Mary Wyman – CO Chapter Coordinator
San Francisco CA- development of Prison Outreach Conference/Retreat.
Barbara Cook – prison ministry
Hobby Unit- (women) Marlin TX, experiences with conferences and workshops
Douglas La Plant – prison ministry
SCI Rockview, Bellefante PA
Teaching “A Pathway to Freedom” course to men.
Khalilah Bilal – prison ministry
Bexar County Jail- San Antonio TX
Teaching “A Pathway to Freedom” course to women
The Dharma Bums are a group of people dedicated to the practice of Buddhism in America. We do not advocate one particular school of Buddhism. We are simply a bridge for Western people to enter into a Buddhist practice. When one enters the stream of Buddhism, it can be confusing; so we help make it simple. We focus on the Four Noble Truths, Eightfold Path, and Six Paramitas. To speak about Buddhism is not enough. One must practice these basic Buddhist principles. Through diligent practice, one will begin to realize the cause of their suffering, thus moving beyond suffering and into Nirvana.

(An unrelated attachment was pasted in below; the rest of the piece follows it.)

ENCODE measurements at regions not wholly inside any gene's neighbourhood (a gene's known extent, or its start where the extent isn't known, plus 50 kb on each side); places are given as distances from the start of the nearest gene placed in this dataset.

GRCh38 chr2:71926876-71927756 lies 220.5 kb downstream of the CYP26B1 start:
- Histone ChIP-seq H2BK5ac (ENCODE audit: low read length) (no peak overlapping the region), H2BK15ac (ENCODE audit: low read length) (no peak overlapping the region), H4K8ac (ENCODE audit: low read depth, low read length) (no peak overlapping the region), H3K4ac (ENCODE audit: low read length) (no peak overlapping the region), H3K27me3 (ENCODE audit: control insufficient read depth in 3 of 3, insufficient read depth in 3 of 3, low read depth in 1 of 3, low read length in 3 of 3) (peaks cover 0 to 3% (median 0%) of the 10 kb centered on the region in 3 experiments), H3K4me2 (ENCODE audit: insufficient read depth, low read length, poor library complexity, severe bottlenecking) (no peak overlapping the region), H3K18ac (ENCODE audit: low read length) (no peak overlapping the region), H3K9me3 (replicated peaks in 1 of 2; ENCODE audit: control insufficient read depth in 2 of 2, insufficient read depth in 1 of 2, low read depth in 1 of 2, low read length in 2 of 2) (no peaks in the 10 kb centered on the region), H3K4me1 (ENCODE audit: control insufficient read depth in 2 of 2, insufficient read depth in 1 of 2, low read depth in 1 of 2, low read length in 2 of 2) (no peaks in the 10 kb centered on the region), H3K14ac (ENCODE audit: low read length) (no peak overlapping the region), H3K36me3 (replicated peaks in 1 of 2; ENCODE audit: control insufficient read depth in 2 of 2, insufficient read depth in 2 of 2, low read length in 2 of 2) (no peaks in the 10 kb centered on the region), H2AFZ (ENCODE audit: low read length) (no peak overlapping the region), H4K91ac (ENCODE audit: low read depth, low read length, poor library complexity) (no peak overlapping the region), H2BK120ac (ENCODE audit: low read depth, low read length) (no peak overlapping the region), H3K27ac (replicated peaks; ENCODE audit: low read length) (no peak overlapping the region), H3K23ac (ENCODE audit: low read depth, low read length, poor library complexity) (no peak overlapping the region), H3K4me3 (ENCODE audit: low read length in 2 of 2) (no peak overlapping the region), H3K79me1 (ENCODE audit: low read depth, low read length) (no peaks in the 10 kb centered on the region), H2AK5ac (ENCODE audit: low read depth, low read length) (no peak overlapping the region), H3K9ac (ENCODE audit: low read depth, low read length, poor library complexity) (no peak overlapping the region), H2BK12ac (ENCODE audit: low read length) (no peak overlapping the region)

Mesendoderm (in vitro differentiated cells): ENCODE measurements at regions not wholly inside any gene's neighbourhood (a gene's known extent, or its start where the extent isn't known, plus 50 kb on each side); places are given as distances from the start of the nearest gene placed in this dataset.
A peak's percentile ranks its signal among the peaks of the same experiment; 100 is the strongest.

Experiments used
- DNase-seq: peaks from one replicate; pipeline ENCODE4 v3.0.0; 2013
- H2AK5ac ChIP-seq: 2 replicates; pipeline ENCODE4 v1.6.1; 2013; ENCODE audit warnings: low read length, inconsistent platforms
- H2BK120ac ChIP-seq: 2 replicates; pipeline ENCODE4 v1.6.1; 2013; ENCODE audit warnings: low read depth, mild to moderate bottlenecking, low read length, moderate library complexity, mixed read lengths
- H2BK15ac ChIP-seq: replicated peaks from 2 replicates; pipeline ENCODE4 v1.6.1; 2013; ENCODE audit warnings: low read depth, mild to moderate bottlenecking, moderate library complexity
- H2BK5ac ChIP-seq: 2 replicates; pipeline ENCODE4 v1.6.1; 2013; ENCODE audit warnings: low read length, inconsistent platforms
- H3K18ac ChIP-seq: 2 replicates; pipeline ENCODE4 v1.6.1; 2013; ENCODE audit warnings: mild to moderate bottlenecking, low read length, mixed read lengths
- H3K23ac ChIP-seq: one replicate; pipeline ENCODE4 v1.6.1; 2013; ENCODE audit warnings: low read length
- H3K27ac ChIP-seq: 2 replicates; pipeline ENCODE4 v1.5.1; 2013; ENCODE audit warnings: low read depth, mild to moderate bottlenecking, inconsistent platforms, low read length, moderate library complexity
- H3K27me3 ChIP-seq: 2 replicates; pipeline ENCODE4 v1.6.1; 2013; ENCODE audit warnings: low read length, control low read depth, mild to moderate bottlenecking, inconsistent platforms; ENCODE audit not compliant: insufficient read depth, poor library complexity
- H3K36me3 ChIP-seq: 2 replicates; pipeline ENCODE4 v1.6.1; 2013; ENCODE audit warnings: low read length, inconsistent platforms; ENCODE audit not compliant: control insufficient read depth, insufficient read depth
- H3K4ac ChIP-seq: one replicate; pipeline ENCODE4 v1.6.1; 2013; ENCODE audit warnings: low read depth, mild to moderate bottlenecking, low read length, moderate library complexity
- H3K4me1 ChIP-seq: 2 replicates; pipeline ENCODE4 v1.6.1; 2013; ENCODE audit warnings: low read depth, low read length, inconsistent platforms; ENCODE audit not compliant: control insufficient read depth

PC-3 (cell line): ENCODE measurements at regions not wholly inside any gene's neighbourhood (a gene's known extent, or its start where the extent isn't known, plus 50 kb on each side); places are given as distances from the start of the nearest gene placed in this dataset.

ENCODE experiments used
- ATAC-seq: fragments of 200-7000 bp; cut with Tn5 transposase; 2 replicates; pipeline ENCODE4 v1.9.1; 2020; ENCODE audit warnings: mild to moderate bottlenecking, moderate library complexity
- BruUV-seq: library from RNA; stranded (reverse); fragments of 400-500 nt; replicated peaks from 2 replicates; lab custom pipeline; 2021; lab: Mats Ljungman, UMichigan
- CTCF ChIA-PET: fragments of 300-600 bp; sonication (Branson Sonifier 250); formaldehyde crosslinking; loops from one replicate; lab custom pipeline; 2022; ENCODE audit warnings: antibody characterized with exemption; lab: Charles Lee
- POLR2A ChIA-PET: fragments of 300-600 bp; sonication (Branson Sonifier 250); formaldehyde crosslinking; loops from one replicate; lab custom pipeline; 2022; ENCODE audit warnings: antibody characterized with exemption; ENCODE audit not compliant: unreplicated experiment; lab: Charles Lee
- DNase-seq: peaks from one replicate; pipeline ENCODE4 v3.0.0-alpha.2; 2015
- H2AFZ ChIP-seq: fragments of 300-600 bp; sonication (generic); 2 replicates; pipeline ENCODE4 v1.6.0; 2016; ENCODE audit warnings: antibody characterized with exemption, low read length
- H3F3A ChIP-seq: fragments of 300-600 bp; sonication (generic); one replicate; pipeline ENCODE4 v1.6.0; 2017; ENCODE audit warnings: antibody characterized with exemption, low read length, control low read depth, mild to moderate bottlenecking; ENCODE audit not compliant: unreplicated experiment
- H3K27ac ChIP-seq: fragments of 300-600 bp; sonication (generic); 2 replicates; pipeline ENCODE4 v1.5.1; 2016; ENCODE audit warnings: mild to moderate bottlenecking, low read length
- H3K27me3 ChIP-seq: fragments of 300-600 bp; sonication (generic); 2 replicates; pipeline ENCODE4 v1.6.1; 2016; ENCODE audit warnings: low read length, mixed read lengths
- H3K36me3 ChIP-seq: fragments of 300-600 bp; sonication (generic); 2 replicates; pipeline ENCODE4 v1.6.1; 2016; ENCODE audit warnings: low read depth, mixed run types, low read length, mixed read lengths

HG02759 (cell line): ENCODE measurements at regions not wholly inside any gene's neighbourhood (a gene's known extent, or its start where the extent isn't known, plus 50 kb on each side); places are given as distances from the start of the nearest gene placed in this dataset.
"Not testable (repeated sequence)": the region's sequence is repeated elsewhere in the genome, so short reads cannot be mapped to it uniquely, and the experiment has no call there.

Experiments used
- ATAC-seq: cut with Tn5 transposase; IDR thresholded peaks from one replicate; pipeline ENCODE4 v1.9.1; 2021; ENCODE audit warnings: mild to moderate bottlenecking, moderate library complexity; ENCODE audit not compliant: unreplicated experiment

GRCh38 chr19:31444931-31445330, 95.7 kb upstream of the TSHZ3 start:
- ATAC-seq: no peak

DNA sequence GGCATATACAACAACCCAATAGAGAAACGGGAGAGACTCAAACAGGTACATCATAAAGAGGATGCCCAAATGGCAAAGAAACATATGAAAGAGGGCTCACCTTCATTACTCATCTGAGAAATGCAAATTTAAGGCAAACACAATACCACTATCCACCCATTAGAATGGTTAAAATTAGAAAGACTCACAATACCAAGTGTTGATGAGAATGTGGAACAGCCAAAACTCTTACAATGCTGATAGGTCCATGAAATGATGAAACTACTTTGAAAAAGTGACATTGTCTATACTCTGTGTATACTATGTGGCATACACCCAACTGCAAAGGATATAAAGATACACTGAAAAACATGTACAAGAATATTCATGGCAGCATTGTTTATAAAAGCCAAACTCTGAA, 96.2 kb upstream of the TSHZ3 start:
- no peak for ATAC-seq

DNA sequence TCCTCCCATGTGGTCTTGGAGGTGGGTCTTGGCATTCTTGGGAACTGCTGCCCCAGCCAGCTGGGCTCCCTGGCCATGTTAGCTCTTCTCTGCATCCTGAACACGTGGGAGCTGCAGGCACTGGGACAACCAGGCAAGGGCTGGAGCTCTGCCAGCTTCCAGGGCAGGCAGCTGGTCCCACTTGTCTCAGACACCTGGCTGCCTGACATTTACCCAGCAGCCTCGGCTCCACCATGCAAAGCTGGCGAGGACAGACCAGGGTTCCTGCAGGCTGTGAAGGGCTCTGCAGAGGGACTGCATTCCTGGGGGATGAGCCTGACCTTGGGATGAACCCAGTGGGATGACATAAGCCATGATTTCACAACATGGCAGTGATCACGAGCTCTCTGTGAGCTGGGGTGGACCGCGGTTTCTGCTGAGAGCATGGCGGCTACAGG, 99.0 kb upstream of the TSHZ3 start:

Prisons Served: Metropolitan Correctional Center
Noah Levine is a Buddhist teacher, author and counselor. He is trained to teach by Jack Kornfield of Spirit Rock Meditation Center in Woodacre, CA. He teaches meditation classes, workshops and retreats nationally as well as leading groups in juvenile halls and prisons. Noah holds a masters degree in counseling psychology from CIIS. He has studied with many prominent teachers in both the Theravadan and Mahayanan Buddhist traditions.
Noah currently teaches in Los Angeles, CA at his center – Against the Stream Buddhist Meditation Society.